daywalker

LE
Kit Reviewer
#14
Is that before or after they have been through their phase 2 establishments for their continued Trg/Education before being unleashed on the Field Army
Whilst in phase 2. Across the board they have been weaker and had worse attitudes than recruits who start in adult entry, which can still mean 17 year olds. We had 12 join a training plt at wk7 and 2 weeks later there were 3 left.
 
#15
Whilst in phase 2. Across the board they have been weaker and had worse attitudes than recruits who start in adult entry, which can still mean 17 year olds. We had 12 join a training plt at wk7 and 2 weeks later there were 3 left.
Now that does take me back to the good old junior leaders/apprentices :-D:-D
 
#16
I certainly don’t disagree with your first sentence, and I think I can just about manage to remember the little red stripe wearing bast*rds when they arrived in Minley :-D:-D
Junior Soldiers - just too young for adult entry. So they joined at 17 (IIRC) did basic and then polished things until they were old enough join an adult training unit/unit.

Junior Leaders - 1 year course (IIRC the min age was 16 3/4). Course covered Basic and lots of leadership and academic type stuff.

Apprentice Tradesman - 2 year course, min age 15 3/4. Some trades had a further 6 months of training AFTER the two years. Full spectrum of education including full trade training (less a few bits in a few trades as mentioned above), education and leadership.

Throw in the fact that there were indeed Junior/Apprentic NCOs up to the rank of RSM and you have a serious incubator for future leaders. I remember at Harrogate teh AT RSM (probably 18 years old) took the graduation parade. Infront of all of their peers, the families and even the Guards RSM that had coached him to that point. On parade approx 500 peers, and about 100 odd sets of families (I know I had about 7 guests).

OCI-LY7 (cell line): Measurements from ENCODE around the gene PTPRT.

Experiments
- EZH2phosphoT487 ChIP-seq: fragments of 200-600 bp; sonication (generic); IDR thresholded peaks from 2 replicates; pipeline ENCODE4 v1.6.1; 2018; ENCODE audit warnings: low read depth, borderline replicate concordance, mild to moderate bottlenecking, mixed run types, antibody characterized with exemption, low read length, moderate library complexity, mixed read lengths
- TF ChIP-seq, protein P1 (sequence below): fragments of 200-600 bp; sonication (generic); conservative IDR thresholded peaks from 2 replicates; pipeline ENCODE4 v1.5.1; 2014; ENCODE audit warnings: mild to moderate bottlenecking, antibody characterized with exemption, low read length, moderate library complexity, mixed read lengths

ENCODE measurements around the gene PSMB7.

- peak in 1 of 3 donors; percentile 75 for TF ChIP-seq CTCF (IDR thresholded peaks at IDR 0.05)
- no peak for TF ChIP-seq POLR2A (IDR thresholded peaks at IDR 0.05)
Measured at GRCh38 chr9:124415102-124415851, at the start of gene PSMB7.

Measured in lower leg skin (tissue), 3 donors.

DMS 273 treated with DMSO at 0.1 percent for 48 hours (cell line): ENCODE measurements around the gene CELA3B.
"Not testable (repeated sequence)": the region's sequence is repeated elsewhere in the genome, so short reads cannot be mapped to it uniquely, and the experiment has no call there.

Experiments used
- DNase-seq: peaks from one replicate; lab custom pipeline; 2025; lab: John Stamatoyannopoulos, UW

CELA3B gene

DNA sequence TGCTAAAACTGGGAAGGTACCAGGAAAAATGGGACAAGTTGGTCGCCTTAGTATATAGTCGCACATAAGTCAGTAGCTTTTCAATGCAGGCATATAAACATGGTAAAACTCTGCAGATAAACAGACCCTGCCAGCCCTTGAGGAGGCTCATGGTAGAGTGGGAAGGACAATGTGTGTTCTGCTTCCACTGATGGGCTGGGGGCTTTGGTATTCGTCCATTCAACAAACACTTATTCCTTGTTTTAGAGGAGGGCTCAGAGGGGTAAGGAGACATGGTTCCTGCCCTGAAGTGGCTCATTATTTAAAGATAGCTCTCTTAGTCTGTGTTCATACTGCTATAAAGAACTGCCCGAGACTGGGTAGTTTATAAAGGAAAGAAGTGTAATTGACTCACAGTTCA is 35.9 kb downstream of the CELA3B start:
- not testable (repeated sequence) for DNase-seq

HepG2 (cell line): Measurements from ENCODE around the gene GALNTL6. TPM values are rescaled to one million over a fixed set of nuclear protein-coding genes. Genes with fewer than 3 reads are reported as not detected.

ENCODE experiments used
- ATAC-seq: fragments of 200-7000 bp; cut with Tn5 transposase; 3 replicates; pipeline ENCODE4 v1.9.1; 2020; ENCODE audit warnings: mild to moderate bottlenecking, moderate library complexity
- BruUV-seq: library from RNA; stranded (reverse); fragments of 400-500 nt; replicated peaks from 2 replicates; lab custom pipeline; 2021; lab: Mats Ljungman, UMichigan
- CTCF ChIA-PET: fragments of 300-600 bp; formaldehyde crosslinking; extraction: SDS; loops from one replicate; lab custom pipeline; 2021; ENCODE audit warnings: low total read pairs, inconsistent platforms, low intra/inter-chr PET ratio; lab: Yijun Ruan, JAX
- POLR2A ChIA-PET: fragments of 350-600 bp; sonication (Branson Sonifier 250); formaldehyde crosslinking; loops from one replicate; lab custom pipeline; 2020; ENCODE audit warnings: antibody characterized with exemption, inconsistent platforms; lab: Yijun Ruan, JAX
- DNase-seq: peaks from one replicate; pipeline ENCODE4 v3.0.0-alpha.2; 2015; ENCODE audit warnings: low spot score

You simply can't click your fingers to create that sort of training.

I'm not saying that the Junior Army is the be all and end all. But it will be interesting to see what happens in about 2015 when the last of the 'old school' Junior Leaders leave, about 2018 for the Apprentices.
 
#17
Throw in the fact that there were indeed Junior/Apprentic NCOs up to the rank of RSM and you have a serious incubator for future leaders. I remember at Harrogate teh AT RSM (probably 18 years old) took the graduation parade. Infront of all of their peers, the families and even the Guards RSM that had coached him to that point. On parade approx 500 peers, and about 100 odd sets of families (I know I had about 7 guests).

You simply can't click your fingers to create that sort of training.
Thanks for the history lesson, I really didn’t know that, being as I joined in 1983 at 17 years old ^_~

Ref your bold a bit like this you mean

“The parade was led by the college's top student, Junior Regimental Sergeant Major Aaron Marsh from Telford, Shropshire, who escorted the Reviewing Officer and commanded the parade as it marched off the square”.
 
#18
I joined JIB at Shornecliffe in 1971 at 15 years of age and spent 2 years there. I then went to the RGJ depot at Winchester and joined a training platoon for about 5 weeks to learn Light Division drill, squeeze in a fortnight at a sunny holiday camp in Wales called Sennybridge, do the Passing out parade and then off to Germany and shortly afterwards, my first tour of Northern Ireland. Boy service was training and actual soldiering without any of the dangerous bit's in it, i.e. operational postings. The school leaving age changed while I was at Shornecliffe from 15 to 16 years and so the future intakes just did the one year.

Should they bring it back? Well, It didn't do me any harm I suppose and it wouldn't do any harm for a lot of todays young lad's who might take to a military lifestyle.
 

daywalker

LE
Kit Reviewer
#19
The problem is these little feckers arrive at phase 2 still thinking they wear rank and don't like the fact they go back to being normal recruits, put that together with the fact they get wrapped in cotton wool in the fluffy world of AFC and there you have it.
 
#20
The problem is these little feckers arrive at phase 2 still thinking they wear rank and don't like the fact they go back to being normal recruits, put that together with the fact they get wrapped in cotton wool in the fluffy world of AFC and there you have it.
I refer the honourable gentleman to the answer I gave some moments ago :-D:-D